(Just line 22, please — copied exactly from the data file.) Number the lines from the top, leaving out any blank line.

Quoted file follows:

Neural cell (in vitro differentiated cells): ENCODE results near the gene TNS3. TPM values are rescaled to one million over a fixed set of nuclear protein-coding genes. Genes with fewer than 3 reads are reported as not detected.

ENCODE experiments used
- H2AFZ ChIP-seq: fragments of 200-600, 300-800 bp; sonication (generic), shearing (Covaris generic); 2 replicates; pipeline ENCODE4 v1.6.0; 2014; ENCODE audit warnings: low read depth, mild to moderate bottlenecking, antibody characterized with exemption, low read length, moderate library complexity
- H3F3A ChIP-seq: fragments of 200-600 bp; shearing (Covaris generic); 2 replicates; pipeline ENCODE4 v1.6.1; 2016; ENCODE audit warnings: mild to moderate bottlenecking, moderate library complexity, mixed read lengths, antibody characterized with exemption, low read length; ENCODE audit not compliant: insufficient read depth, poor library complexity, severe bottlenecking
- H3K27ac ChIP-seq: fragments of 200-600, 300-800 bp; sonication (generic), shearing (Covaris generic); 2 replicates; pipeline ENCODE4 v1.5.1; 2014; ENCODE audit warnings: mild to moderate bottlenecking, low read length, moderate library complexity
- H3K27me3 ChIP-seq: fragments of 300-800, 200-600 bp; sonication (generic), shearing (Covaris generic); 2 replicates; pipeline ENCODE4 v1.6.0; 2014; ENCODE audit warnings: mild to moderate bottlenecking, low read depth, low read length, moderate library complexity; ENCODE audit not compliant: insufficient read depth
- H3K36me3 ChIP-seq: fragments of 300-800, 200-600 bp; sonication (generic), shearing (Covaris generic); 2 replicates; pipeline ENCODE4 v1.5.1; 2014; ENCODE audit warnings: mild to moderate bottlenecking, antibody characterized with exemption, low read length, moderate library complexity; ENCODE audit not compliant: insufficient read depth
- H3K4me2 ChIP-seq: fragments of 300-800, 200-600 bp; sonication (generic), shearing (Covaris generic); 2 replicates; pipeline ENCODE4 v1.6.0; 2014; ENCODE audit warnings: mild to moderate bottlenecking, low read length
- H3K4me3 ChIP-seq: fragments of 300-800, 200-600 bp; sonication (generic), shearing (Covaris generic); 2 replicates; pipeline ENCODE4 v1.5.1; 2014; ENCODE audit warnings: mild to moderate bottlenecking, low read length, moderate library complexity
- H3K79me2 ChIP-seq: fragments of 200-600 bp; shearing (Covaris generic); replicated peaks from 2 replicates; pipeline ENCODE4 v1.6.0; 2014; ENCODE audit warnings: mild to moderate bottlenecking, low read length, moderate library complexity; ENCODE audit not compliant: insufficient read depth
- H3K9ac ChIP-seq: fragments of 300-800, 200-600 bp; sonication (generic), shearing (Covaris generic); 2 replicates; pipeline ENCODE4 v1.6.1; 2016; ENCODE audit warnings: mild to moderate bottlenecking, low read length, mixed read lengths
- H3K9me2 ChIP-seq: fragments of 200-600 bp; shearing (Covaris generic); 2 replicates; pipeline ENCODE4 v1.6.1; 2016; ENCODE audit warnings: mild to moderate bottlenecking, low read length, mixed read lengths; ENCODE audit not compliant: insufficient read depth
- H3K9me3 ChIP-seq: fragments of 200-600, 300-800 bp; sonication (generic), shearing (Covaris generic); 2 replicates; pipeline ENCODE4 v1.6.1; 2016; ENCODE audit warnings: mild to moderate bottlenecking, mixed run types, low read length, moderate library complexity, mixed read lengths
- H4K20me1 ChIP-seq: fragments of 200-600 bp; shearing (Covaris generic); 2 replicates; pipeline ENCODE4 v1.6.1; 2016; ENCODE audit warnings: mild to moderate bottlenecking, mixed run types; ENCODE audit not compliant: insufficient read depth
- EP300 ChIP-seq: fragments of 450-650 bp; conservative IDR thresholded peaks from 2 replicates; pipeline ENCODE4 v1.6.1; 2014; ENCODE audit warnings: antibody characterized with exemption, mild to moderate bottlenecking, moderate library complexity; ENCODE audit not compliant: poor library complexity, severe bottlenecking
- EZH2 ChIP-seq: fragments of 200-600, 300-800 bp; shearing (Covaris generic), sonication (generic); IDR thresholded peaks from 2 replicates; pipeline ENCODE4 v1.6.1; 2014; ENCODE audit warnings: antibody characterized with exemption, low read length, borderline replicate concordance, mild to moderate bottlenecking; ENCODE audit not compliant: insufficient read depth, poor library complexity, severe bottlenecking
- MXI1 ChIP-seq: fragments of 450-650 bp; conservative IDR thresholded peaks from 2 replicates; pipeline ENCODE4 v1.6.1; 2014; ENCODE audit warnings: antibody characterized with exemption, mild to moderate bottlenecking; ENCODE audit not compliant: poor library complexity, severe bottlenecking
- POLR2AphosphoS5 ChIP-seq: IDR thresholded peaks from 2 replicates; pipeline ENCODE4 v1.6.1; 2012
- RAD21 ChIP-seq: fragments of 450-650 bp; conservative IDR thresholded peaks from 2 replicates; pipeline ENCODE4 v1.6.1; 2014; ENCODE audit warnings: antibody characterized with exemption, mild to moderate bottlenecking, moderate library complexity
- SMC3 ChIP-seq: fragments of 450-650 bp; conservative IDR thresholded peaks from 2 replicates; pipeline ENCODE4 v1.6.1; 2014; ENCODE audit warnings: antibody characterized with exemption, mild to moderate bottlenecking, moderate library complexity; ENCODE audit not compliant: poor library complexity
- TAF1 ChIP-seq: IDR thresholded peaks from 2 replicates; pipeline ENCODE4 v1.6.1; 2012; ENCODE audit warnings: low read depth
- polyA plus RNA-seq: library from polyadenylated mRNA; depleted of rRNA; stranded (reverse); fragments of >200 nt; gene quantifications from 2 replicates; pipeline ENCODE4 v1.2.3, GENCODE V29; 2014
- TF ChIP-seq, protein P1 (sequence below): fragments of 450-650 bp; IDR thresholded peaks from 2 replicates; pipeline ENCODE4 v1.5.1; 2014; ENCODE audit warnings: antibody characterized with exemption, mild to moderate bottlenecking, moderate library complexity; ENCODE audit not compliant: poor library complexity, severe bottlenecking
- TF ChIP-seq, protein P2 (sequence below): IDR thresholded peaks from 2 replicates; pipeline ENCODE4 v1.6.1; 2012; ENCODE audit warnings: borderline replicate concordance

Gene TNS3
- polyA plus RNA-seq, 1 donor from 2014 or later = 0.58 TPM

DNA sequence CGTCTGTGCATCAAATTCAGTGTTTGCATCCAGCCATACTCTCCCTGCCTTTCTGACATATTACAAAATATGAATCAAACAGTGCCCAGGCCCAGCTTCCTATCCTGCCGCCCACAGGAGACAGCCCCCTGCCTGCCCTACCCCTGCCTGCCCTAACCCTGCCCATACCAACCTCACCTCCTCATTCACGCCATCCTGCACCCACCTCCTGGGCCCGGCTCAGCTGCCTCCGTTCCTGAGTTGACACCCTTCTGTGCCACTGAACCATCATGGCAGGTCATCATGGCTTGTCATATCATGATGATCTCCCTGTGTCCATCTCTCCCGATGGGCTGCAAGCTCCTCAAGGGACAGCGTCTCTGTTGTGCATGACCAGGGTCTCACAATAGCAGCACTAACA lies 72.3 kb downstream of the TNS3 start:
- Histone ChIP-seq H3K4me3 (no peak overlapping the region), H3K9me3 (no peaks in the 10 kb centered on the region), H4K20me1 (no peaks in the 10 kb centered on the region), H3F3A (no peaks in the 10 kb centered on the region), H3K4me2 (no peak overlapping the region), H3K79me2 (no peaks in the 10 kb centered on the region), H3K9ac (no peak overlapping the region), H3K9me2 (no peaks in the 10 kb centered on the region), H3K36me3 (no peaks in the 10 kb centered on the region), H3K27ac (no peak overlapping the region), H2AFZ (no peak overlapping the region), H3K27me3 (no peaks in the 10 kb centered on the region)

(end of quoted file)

- polyA plus RNA-seq: library from polyadenylated mRNA; depleted of rRNA; stranded (reverse); fragments of >200 nt; gene quantifications from 2 replicates; pipeline ENCODE4 v1.2.3, GENCODE V29; 2014